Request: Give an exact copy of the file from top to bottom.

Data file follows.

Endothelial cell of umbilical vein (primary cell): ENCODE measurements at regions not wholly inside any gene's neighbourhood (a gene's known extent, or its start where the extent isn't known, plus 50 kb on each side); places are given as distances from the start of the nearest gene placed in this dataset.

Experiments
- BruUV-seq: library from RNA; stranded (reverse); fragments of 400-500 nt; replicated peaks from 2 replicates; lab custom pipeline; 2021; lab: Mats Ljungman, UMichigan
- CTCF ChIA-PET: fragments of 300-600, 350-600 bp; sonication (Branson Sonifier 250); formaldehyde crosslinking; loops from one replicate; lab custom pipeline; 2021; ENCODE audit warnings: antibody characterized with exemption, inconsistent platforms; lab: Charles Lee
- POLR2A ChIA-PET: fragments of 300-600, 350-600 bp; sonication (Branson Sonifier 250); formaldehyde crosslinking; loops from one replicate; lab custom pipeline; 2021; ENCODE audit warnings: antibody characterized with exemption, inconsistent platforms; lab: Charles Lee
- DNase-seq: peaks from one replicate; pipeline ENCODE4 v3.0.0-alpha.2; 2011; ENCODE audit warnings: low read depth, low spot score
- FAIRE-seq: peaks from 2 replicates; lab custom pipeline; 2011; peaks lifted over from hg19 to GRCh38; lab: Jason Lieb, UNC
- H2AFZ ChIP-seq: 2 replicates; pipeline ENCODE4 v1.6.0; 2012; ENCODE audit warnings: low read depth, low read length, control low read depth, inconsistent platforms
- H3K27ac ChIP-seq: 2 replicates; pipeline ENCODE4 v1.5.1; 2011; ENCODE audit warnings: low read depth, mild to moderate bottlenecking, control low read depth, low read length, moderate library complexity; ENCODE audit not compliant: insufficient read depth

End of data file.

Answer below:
Endothelial cell of umbilical vein (primary cell): ENCODE measurements at regions not wholly inside any gene's neighbourhood (a gene's known extent, or its start where the extent isn't known, plus 50 kb on each side); places are given as distances from the start of the nearest gene placed in this dataset.

Experiments
- BruUV-seq: library from RNA; stranded (reverse); fragments of 400-500 nt; replicated peaks from 2 replicates; lab custom pipeline; 2021; lab: Mats Ljungman, UMichigan
- CTCF ChIA-PET: fragments of 300-600, 350-600 bp; sonication (Branson Sonifier 250); formaldehyde crosslinking; loops from one replicate; lab custom pipeline; 2021; ENCODE audit warnings: antibody characterized with exemption, inconsistent platforms; lab: Charles Lee
- POLR2A ChIA-PET: fragments of 300-600, 350-600 bp; sonication (Branson Sonifier 250); formaldehyde crosslinking; loops from one replicate; lab custom pipeline; 2021; ENCODE audit warnings: antibody characterized with exemption, inconsistent platforms; lab: Charles Lee
- DNase-seq: peaks from one replicate; pipeline ENCODE4 v3.0.0-alpha.2; 2011; ENCODE audit warnings: low read depth, low spot score
- FAIRE-seq: peaks from 2 replicates; lab custom pipeline; 2011; peaks lifted over from hg19 to GRCh38; lab: Jason Lieb, UNC
- H2AFZ ChIP-seq: 2 replicates; pipeline ENCODE4 v1.6.0; 2012; ENCODE audit warnings: low read depth, low read length, control low read depth, inconsistent platforms
- H3K27ac ChIP-seq: 2 replicates; pipeline ENCODE4 v1.5.1; 2011; ENCODE audit warnings: low read depth, mild to moderate bottlenecking, control low read depth, low read length, moderate library complexity; ENCODE audit not compliant: insufficient read depth